The Status of Oregon Children & Families: 2017 County Data Book recently released by Children First for Oregon compiles data on how kids across the state are faring in health, education, and economic security. Here we highlight some key findings underscoring issues of access to high-quality early education for children in low-income or rural households and provide information and resources about early education programs currently serving Oregon’s children.
Oregon is Falling Behind                              

  • 28 states and the District of Columbia outpaced Oregon in enrolling young children in school in 2013-2014.
  • When Oregon’s 3- and 4-year-olds turn 5, they will have already spent less time in the classroom than the average young child in the U.S.
  • Fewer than half of Oregon’s young children have attended early education programs over the last decade.
  • 41 percent of Oregon’s young children who qualify for state preschool programs are not served.

Where You Live Matters

  • Over 21,000 3- and 4-year-olds living in poverty in Oregon lack access to state-funded early education programs.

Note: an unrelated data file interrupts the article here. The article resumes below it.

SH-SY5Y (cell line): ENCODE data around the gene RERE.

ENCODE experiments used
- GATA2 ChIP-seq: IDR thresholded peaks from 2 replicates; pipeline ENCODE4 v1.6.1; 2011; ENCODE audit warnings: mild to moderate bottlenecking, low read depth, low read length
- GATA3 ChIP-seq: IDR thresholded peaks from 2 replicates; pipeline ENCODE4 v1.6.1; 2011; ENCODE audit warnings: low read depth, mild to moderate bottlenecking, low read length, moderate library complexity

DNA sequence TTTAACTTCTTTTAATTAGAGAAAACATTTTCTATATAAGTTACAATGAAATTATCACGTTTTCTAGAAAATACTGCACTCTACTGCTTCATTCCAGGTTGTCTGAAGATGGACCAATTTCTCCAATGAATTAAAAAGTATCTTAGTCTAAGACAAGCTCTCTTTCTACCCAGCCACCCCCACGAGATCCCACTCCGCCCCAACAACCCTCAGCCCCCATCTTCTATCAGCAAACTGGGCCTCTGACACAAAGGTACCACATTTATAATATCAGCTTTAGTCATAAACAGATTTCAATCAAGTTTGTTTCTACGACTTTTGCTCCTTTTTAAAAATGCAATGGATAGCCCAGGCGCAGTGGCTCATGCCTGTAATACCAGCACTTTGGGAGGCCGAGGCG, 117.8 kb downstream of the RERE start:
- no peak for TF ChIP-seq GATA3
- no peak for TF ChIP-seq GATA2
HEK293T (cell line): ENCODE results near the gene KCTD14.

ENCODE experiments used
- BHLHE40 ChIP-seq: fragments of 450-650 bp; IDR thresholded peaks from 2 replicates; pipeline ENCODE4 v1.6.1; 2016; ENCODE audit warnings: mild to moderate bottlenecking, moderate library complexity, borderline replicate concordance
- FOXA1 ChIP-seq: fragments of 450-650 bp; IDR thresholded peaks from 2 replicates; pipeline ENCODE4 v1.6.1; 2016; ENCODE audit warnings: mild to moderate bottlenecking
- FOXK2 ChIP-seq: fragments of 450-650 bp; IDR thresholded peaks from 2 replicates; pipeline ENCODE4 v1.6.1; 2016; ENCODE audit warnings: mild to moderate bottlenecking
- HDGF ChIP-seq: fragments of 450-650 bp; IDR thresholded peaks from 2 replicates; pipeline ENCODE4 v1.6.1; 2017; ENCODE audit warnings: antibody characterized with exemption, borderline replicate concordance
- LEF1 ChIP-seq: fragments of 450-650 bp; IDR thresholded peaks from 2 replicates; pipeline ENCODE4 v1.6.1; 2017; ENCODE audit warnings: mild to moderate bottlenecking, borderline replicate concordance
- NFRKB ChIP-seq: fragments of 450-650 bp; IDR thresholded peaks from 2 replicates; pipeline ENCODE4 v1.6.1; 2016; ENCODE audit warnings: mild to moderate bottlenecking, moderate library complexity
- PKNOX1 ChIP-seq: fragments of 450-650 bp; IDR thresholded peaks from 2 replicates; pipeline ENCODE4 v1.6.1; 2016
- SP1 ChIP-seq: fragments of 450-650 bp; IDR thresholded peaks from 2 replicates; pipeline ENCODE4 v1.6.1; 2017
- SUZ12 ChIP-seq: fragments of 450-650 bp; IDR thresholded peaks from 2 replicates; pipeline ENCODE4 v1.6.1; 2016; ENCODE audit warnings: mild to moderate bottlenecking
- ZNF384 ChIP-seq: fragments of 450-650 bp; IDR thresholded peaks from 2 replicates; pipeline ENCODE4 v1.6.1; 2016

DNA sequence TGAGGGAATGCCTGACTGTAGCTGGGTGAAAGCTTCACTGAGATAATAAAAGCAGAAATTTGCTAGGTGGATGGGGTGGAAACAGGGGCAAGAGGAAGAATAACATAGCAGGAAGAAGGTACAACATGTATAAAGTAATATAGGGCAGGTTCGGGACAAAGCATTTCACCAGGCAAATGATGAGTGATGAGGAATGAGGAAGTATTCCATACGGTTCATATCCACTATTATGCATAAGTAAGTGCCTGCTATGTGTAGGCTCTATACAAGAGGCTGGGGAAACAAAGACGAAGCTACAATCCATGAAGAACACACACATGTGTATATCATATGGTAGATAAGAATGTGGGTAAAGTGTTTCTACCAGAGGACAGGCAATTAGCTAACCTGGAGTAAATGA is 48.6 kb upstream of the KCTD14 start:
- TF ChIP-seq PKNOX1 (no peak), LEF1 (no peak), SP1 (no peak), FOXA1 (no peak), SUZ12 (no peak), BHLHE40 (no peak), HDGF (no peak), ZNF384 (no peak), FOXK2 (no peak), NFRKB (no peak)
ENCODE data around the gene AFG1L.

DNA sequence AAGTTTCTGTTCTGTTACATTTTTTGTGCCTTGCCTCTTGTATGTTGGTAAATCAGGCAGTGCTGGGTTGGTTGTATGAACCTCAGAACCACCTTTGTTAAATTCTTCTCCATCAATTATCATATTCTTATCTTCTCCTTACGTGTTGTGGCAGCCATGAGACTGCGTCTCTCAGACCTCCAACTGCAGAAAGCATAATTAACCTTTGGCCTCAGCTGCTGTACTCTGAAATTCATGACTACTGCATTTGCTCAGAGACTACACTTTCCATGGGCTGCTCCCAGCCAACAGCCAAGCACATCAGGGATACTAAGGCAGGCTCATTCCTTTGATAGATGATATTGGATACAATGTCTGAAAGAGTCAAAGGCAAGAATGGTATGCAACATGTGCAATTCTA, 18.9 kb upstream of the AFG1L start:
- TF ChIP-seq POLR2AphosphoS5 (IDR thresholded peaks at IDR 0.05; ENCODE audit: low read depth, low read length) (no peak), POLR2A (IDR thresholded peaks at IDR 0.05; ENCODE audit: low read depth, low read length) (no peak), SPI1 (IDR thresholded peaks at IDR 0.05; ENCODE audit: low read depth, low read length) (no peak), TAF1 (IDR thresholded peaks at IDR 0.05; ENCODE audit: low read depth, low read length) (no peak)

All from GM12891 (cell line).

• In its first year, Preschool Promise served children in only 17 out of 36 counties in Oregon.
  • Rural children are acutely affected by a lack of access to high-quality early education.

Programs Currently Operating in Oregon

  • Head Start and Oregon Prekindergarten: This is free preschool program for 3- and 4-year-olds living at or below 100% of the federal poverty threshold. Students also receive nutritious meals, medical screenings, and home visits. Demand for the program currently exceeds the number of available spaces.
  • Preschool Promise: This program, overseen by Early Learning Hubs around Oregon provides high-quality education to children living at or below 200% of the federal poverty threshold, and currently serves 1300 children. More information on the program is available in our Preschool Promise Brief.
  • Reach Out and Read: In coordination with pediatricians and nurse practitioners, this program serves over 76,000 children across Oregon each year and distributes more than 140,000 books.
  • SMART (Start Making a Reader Today): This program pairs almost 10,000 students in Oregon with a network of 5,000 reading volunteers who read one-on-one with children in grades preK-third, for one hour each week.

 

As we have previously discussed in this blog, improved access to early learning is a strategy for achieving equity. Our current early education programs, though, are leaving too many low-income children behind.

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